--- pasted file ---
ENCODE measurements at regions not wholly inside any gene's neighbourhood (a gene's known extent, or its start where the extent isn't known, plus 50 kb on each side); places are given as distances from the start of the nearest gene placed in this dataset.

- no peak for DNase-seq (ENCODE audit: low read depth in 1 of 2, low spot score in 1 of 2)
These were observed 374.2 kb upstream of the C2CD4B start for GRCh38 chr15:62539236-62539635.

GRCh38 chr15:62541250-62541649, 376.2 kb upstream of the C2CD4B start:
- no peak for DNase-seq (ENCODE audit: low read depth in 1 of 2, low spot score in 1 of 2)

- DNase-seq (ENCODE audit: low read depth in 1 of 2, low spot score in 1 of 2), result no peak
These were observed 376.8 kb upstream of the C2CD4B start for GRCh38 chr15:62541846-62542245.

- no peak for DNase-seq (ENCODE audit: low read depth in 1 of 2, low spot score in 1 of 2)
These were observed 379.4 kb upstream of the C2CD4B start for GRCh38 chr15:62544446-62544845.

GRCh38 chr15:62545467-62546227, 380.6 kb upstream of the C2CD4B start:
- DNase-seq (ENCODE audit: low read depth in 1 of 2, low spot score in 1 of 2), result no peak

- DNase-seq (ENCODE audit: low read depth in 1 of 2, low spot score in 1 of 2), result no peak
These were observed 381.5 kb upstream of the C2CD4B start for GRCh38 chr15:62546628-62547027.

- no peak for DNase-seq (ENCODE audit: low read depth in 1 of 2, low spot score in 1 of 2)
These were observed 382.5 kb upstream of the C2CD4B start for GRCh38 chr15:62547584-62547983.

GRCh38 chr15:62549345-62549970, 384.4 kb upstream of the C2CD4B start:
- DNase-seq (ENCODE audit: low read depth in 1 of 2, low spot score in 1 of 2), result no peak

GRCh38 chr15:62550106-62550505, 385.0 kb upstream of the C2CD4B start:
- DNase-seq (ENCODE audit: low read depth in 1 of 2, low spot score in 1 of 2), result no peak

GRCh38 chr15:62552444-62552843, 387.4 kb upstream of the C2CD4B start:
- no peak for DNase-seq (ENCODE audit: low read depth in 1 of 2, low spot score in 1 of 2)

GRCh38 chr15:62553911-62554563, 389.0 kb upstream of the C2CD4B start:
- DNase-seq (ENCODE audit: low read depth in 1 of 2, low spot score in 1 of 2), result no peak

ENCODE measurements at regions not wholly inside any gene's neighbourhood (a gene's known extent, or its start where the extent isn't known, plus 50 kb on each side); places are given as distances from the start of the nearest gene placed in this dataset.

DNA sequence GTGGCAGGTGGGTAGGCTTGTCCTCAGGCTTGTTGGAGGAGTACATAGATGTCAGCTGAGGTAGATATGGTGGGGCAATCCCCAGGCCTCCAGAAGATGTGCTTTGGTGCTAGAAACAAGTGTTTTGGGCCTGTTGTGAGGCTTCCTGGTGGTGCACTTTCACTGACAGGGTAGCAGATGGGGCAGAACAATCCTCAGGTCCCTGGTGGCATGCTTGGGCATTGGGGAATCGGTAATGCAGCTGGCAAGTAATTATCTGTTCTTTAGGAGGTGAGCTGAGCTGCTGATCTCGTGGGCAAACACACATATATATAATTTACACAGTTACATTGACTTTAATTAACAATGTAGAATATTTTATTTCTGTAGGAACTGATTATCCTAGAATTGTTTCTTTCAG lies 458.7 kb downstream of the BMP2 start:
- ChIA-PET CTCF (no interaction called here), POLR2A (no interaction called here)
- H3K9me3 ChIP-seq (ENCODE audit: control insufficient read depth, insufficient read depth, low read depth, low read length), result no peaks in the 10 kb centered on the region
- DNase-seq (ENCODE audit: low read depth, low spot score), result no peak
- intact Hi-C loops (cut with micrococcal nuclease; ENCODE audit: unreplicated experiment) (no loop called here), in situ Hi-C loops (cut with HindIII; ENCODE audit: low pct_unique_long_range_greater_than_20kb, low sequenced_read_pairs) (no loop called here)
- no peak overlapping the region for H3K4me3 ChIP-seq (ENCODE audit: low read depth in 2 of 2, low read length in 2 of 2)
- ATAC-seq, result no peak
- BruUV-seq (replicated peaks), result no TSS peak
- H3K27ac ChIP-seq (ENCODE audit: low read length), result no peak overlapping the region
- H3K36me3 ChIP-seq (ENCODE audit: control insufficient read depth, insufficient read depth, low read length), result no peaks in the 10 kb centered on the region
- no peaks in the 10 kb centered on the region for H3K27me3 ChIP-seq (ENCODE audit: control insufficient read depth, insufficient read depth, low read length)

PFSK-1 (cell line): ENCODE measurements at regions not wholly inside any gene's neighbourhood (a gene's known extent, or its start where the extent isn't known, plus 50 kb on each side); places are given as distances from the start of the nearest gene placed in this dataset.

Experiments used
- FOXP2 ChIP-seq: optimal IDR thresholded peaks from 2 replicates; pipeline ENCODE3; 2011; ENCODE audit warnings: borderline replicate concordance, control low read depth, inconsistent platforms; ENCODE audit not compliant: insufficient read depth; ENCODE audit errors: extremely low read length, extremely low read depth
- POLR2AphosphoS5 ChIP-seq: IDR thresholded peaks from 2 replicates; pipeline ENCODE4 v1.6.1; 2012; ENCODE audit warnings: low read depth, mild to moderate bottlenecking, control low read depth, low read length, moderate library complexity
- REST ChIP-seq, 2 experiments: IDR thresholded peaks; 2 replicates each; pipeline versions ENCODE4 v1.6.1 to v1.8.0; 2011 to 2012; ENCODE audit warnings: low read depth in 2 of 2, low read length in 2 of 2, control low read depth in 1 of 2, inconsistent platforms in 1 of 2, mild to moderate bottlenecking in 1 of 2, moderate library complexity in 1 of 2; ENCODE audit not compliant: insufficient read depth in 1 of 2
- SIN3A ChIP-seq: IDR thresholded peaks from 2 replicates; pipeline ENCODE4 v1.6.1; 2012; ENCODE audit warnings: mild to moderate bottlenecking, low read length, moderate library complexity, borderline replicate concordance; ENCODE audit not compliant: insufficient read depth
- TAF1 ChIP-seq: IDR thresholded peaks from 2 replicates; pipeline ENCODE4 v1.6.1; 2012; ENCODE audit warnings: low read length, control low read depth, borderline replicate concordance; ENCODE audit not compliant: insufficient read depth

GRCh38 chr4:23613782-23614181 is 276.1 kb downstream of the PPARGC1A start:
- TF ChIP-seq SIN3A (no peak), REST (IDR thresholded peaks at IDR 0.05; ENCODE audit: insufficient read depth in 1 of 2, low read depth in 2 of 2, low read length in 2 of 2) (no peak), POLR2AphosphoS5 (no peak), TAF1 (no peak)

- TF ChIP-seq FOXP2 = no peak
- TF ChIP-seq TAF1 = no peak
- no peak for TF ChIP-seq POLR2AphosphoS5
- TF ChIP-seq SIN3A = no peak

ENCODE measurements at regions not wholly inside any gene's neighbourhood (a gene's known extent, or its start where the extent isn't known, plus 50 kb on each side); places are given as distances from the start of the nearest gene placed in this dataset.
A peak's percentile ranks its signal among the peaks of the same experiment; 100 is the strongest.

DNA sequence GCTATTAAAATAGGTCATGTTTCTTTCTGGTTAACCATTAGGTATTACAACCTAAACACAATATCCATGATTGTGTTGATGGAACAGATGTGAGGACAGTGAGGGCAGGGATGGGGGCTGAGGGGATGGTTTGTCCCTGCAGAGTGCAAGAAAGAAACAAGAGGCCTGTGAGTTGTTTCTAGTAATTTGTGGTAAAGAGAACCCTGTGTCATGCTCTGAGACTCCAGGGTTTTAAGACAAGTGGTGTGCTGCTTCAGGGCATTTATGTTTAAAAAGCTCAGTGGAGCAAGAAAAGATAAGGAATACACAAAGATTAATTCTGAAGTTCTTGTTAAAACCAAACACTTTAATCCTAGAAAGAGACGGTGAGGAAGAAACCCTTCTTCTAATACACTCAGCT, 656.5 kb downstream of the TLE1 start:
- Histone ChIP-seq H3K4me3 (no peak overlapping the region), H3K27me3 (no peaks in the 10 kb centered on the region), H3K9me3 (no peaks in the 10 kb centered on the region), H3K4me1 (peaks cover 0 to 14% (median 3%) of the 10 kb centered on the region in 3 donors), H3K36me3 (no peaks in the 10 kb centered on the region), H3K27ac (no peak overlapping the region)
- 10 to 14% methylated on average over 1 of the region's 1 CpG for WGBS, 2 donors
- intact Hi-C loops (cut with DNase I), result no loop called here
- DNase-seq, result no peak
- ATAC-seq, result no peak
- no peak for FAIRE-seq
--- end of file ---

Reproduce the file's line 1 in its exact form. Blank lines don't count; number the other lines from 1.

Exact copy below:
ENCODE measurements at regions not wholly inside any gene's neighbourhood (a gene's known extent, or its start where the extent isn't known, plus 50 kb on each side); places are given as distances from the start of the nearest gene placed in this dataset.